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- Want to come back to school in the fall and attend our ice cream social? What about having the math department serve you pancakes? If either of these options interest you, please take a moment …
Here are some wonderful ideas to promote summer reading this summer. All of the information below can be found at Staying Cool in the Library's Blog Post.
Scholastic: Scholastic has introduced a new summer reading program called Summer Read-a-Palooza. This fun and exciting new digital summer platform is full of full-length books to keep your student reading all summer long. Students who sign up will participate with other students nationwide to track their reading, earn points and even be able to donate books! Be sure to sign up today!
Book It! For Parents: We all know and LOVE Book It! The program during the school year that your student probably comes home raving about. Students read books and earn free pizza. Pizza Hut sure knows how to keep our students motivated to read. Now for the first time ever, Book It! is rolling out its new summer program, for parents! It works the same way, students read and earn free pizza.
Start With A Book: This awesome website provides a great deal of useful information. Check out Start With A Book to find resources and information on the key elements of reading. This website offers tips on read-alouds, background knowledge, vocabulary, fluency, and more. They also have a free text messaging service this summer. It is offered in both English and Spanish, you will receive summer reading tips via text messages. Sign up here: Summer Text Message Service.
Read Across America: This website offers an array of information. Parents can read and learn more about why summer reading is so important with research-based articles. This website also provides reading lists for students with different topics in mind. You can also expect to find additional reading tips and activities such as STEM activities and creative ways to keep your students challenged.
SUMMER READING BOOK LISTS
Unfortunately, students access to books is still extremely limited due to the coronavirus. However, you can still provide parents and students with recommended reading lists. Below are two resources that will help you
School Library Journal is a wonderful resource for students to select books from. This website is jammed packed with amazing lists that will surely keep your students reading all summer. Two of my favorite lists are the Association for Library Service to Children List (ALSC) and the International Literacy Association and Children’s Book Council (ILA/CBC). The ALSC list is easy to navigate and organized by grade level which makes finding a book a breeze. The ILA/CBC list is sure to be a hit with your little readers. It is composed of books that have been selected by students nationwide.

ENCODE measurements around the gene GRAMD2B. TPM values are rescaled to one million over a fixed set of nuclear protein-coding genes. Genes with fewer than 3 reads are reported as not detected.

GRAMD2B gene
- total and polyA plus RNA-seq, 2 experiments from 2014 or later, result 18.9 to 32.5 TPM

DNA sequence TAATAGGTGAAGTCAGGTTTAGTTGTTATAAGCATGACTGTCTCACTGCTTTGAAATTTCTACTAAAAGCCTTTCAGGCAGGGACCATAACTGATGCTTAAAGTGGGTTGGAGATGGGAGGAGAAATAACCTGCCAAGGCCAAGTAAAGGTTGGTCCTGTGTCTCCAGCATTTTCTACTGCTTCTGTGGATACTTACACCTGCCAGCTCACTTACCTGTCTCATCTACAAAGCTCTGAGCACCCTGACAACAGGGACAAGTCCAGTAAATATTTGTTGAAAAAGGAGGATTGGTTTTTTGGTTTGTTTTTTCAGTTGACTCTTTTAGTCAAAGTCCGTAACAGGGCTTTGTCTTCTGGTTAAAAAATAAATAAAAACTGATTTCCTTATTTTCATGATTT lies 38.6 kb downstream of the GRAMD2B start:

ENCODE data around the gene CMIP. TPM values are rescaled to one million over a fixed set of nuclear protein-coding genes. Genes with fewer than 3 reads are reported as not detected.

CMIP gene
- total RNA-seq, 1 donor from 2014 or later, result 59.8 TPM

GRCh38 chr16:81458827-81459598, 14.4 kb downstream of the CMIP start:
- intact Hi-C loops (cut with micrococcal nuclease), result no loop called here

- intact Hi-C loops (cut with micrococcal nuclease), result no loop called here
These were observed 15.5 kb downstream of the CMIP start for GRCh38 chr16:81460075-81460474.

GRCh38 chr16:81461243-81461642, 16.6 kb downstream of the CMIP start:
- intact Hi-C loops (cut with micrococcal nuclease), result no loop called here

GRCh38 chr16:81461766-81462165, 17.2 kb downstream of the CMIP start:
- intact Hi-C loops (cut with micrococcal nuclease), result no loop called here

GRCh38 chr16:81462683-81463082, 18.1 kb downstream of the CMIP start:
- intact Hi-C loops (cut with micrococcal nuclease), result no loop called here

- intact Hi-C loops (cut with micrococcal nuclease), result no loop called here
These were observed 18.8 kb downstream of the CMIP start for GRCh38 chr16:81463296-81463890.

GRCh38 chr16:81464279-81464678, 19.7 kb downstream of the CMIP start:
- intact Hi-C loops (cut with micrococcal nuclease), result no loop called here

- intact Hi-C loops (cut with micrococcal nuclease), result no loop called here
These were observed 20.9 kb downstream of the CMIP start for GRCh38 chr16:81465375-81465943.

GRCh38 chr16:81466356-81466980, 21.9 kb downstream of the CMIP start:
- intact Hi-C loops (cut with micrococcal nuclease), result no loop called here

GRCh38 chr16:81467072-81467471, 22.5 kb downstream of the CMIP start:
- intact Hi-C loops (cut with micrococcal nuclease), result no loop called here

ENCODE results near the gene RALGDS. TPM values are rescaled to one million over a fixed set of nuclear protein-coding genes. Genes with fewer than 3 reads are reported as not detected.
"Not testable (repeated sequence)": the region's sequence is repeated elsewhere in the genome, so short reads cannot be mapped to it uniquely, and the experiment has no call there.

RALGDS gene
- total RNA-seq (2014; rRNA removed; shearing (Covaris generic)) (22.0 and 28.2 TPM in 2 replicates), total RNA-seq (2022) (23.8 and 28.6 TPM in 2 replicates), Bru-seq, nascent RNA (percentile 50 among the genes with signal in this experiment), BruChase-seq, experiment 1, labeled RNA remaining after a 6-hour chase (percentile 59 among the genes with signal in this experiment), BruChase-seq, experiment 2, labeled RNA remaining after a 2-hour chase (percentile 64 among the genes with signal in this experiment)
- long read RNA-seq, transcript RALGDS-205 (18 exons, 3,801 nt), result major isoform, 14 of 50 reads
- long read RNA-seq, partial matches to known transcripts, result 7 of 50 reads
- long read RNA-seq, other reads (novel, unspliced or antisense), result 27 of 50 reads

Random House has a summer reading list for different grades. Of course the books are limited to what they publish, but there is still a good selection.
Read Brightly also has lists for preschoolers up to teenagers. They also have some informative articles about summer reading and helping them to prepare for the new school year.
Hunt for a Book
AR Book Finder allows you to enter the name of a book and find out its AR Points and Interest Level.
Lexile Framework for Reading helps you find books that are within your child's Lexile Range.
- Certain Publishers are now including the the Lexile Measure in the jacket of their books for parents and educators. Visit MetaMetrics for a complete list.
Read Kiddo Read was created by James Patterson and lists the latest books for children.
Novelist lets you find reading recommendations to books and authors your child enjoys. This database can be found on the Library webpage in the Kids Section. It can be accessed through our computers or your own electronic device with your library card.
Juvenile Series and Sequels helps you find the next book in your favorite series.
Read Alikes Read alikes are for those who enjoyed a book and want to find others that are similar.
TeachingBooks.net (PreK-12) is a one-stop resource for books you are reading and teaching, including author and illustrator interviews, lesson plans, and other enrichment content.
Newbery Medal Winners - Named after John Newbery, an 18th century British bookseller. It is awarded to the author of the most distinguished contribution to American literature for children. Awarded annually by the Association for Library Services to Children, a division of the American Library Association.
Caldecott Medal Winners - Named after Randolph Caldecott, a 19th century English illustrator. It was awarded to the artist of the most distinguished American picture book for children. Awarded annually by the Association for Library Services to Children, a division of the American Library Association.